It’s a jarring read on a morning scroll through Twitter: “Plant all the food you can… we’re headed this season and next several into some massively different circumstances for food availability.”
Around Manitoba, early-planted crops are sprouting. In grocery stores, prices feel a little higher but the shelves are full.
Is doom really coming, as the above tweet by environment and resource researcher Jodi Koberinski suggests?
Koberinski based predictions on climate change-related weather events, drought, and the effects of COVID-19 on producing countries like India.
This seems to oppose what economists Ryan Cardwell and Alan Kerr wrote this spring in an introduction to a special issue of the Canadian Journal of Agricultural Economics.
Despite many shocks, “the Canadian agri-food sector appears to have returned to its pre-pandemic equilibrium,” they wrote. There weren’t catastrophic food shortages or price increases in Canada. Farm income is projected to reach record highs.
Koberinski co-authored a recent paper calling for significant bolstering of local food production, including branching into urban agriculture.
This was a common refrain early in the pandemic as COVID-19 outbreaks shuttered meat packers and slowed other food processors. The idea — overreliance on large, centralized processing and distribution is a weakness.
These were unfounded, wrote Cardwell and Kerr. “Calls (for local food production) would increase food insecurity and they illustrate a fundamental misunderstanding of economic principles.”
Koberinski called the outright sidelining of food system criticism “hubris.”
So which is it?
Is Canada’s food system a sinking ship or do we keep sailing merrily on?
The pandemic caused a rise in food insecurity, that Koberinsky, Kerr, Cardwell and others agree on.
Statistics Canada says in May 2020, food insecurity (e.g. going hungry because there was no money to buy food) had increased to 14.6 per cent from 10.5 per cent in 2017-18 — likely due to job loss or reduced work.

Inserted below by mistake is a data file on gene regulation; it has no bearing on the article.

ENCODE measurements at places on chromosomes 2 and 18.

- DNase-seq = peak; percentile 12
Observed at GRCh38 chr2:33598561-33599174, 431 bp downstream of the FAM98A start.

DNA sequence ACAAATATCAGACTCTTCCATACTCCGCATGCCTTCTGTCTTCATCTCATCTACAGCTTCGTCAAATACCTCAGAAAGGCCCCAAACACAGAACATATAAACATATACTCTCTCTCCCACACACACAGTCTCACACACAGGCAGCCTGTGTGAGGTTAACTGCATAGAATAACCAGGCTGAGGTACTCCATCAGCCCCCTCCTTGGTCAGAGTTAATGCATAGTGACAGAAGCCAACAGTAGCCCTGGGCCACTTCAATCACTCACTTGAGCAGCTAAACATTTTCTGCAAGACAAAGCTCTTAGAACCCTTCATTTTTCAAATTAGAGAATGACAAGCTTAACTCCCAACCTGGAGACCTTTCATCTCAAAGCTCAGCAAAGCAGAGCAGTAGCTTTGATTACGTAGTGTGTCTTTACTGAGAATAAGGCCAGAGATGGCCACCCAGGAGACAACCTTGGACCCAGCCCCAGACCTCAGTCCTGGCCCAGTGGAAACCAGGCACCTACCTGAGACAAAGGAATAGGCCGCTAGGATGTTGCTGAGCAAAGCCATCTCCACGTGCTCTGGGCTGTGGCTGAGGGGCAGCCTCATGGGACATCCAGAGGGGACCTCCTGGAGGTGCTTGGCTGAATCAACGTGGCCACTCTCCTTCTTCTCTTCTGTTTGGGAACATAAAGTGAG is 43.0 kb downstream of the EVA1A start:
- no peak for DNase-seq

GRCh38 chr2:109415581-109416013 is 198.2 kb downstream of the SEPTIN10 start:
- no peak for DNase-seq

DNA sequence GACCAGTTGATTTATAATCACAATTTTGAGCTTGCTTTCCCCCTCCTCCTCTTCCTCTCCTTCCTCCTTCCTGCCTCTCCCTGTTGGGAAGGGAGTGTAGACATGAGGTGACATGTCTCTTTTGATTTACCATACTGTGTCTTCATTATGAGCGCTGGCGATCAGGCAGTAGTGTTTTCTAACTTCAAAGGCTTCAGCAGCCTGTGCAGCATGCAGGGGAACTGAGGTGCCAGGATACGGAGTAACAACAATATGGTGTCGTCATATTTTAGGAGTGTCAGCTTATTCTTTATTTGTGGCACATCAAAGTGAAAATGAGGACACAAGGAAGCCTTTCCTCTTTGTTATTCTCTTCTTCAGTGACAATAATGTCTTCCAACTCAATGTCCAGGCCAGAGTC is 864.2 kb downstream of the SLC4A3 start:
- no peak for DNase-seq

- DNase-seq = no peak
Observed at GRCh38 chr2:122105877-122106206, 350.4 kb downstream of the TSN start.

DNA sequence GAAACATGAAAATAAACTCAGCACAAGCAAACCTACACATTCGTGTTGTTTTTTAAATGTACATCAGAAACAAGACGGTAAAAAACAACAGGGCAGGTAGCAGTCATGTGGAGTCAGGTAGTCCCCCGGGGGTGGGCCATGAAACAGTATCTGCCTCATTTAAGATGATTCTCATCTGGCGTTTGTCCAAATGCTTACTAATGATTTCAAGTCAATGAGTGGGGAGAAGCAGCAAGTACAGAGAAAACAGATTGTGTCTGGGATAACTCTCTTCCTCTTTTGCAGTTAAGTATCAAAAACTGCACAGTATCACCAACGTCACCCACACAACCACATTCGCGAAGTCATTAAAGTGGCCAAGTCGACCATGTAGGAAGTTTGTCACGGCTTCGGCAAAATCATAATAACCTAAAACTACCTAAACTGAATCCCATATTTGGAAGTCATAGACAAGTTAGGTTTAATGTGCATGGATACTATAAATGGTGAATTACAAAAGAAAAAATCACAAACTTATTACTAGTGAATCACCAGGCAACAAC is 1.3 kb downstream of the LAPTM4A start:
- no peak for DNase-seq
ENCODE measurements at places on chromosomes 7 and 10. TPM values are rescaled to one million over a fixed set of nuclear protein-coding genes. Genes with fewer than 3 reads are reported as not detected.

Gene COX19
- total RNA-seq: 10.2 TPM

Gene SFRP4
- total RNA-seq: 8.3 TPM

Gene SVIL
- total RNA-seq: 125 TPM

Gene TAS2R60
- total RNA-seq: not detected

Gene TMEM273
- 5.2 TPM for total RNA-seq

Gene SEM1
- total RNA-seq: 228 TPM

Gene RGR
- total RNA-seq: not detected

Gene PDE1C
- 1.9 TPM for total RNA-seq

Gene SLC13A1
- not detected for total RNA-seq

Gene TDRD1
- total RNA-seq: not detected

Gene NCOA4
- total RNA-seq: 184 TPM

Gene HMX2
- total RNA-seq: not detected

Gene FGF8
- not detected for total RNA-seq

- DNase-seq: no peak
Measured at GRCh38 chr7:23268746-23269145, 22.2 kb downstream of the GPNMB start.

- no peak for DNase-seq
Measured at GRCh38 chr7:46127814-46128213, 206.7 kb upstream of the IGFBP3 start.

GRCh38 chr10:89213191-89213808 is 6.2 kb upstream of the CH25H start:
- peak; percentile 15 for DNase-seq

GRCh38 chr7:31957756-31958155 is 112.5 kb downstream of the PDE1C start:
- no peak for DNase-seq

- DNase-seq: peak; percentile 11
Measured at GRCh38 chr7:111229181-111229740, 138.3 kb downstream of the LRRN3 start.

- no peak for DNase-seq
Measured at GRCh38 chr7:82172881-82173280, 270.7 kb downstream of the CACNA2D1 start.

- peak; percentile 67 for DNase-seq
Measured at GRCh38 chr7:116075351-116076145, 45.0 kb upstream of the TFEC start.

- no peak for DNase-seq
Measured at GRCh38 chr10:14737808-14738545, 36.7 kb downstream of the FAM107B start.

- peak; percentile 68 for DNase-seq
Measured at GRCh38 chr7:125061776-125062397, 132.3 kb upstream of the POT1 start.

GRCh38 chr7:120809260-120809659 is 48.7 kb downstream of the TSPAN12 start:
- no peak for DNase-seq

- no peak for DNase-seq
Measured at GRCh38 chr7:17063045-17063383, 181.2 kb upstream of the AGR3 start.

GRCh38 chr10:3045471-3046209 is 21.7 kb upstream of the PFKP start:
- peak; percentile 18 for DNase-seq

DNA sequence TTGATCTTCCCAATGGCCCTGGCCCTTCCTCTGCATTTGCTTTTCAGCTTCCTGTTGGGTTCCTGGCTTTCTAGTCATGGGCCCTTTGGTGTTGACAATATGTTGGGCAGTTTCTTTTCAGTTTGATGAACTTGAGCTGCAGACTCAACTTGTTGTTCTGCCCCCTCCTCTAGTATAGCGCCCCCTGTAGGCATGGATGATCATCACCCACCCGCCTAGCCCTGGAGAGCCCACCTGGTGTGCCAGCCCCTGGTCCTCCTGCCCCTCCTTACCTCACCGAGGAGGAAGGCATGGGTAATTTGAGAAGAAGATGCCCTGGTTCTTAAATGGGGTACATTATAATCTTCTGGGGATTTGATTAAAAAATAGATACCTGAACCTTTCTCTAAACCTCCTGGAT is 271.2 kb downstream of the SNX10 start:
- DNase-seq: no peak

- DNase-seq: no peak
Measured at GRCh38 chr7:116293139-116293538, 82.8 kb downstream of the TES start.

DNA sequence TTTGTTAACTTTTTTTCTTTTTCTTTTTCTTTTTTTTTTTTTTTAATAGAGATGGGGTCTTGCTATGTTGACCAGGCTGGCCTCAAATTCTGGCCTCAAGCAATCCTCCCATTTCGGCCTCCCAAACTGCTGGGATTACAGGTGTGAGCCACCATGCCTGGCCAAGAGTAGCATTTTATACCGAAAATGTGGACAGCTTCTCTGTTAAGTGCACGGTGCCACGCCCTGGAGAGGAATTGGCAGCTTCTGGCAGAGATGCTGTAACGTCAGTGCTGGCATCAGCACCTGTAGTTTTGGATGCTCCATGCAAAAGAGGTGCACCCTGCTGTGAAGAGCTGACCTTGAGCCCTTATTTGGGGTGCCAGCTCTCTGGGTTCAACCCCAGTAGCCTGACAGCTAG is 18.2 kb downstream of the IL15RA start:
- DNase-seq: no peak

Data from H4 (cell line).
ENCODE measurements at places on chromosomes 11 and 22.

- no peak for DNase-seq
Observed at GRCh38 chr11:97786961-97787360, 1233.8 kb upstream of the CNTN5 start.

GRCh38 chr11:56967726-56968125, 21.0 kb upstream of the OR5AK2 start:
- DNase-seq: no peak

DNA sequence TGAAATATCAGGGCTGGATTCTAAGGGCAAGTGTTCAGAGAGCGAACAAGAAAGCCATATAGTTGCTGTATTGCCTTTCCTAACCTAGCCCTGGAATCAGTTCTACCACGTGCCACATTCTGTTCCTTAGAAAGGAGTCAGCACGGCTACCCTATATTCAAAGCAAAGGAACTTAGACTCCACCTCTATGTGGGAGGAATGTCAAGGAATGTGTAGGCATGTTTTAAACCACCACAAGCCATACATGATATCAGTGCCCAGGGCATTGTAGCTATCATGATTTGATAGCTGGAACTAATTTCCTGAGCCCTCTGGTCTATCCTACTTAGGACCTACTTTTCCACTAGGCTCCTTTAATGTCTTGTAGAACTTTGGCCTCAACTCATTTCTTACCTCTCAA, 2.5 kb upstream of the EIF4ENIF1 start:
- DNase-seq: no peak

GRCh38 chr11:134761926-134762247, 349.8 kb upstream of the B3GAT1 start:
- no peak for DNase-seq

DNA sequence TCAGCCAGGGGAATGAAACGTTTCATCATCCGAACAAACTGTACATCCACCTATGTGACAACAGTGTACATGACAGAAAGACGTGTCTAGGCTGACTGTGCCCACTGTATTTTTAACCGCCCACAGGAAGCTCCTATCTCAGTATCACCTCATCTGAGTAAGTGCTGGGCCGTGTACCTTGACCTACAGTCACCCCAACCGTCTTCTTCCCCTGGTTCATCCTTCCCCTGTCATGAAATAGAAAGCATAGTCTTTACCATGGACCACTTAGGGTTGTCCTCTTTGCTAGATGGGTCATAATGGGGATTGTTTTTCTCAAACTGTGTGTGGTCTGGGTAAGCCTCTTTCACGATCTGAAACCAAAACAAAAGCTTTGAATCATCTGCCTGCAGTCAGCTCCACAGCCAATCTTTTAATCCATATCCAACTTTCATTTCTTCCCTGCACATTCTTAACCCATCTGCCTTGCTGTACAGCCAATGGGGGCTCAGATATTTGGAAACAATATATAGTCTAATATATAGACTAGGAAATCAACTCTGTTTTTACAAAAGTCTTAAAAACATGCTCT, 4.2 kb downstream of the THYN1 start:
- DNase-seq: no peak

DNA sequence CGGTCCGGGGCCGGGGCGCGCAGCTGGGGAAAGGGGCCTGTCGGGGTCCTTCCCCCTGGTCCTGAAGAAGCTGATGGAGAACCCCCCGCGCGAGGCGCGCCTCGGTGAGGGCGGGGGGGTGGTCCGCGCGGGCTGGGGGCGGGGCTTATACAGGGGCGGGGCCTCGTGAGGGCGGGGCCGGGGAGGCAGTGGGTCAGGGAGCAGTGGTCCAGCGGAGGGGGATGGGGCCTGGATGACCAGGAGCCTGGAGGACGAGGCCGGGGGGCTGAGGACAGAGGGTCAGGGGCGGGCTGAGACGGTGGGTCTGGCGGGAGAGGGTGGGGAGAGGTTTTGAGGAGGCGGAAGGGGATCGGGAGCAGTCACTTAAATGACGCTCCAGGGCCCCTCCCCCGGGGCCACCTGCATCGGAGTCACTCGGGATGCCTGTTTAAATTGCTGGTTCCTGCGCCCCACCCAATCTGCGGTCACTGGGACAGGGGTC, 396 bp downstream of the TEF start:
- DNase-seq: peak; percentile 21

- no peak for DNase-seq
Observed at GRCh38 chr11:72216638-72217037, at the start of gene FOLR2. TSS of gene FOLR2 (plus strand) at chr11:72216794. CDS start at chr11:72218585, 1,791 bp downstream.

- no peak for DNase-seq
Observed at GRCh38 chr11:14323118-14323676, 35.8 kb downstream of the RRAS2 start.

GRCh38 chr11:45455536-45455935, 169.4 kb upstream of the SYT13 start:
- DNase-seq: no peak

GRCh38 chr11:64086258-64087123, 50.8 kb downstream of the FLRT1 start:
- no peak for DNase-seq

“Some 25 per cent of Harvest applications this spring were from Manitobans and families who had never needed food assistance before,” according to food bank Harvest Manitoba.
A report from Food Banks Canada says an influx of relief in the form of the Canadian Emergency Response Benefit (CERB) reduced food bank use but said food banks worried use would rise when that program ended.
Food production, processing and distribution workers also saw significant struggles.
Grocery store cashiers and stockers were suddenly ‘front line workers’ and while some received pay raises to reflect that, anecdotal evidence suggests workers’ stress also rose significantly.
“It’s been stressful and at times scary,” a store worker told the Canadian Press in October. “And it’s been really, really busy with online orders and extra cleaning.”
“It’s really overwhelming when we see the number of cases rising every day,” another worker said in the same article.
Meat-processing plants were hot spots of COVID-19 cases and deaths. In spring of 2020, Cargill’s beef-processing plant in High River, Alberta saw about 950 workers test positive for COVID-19. Three workers died.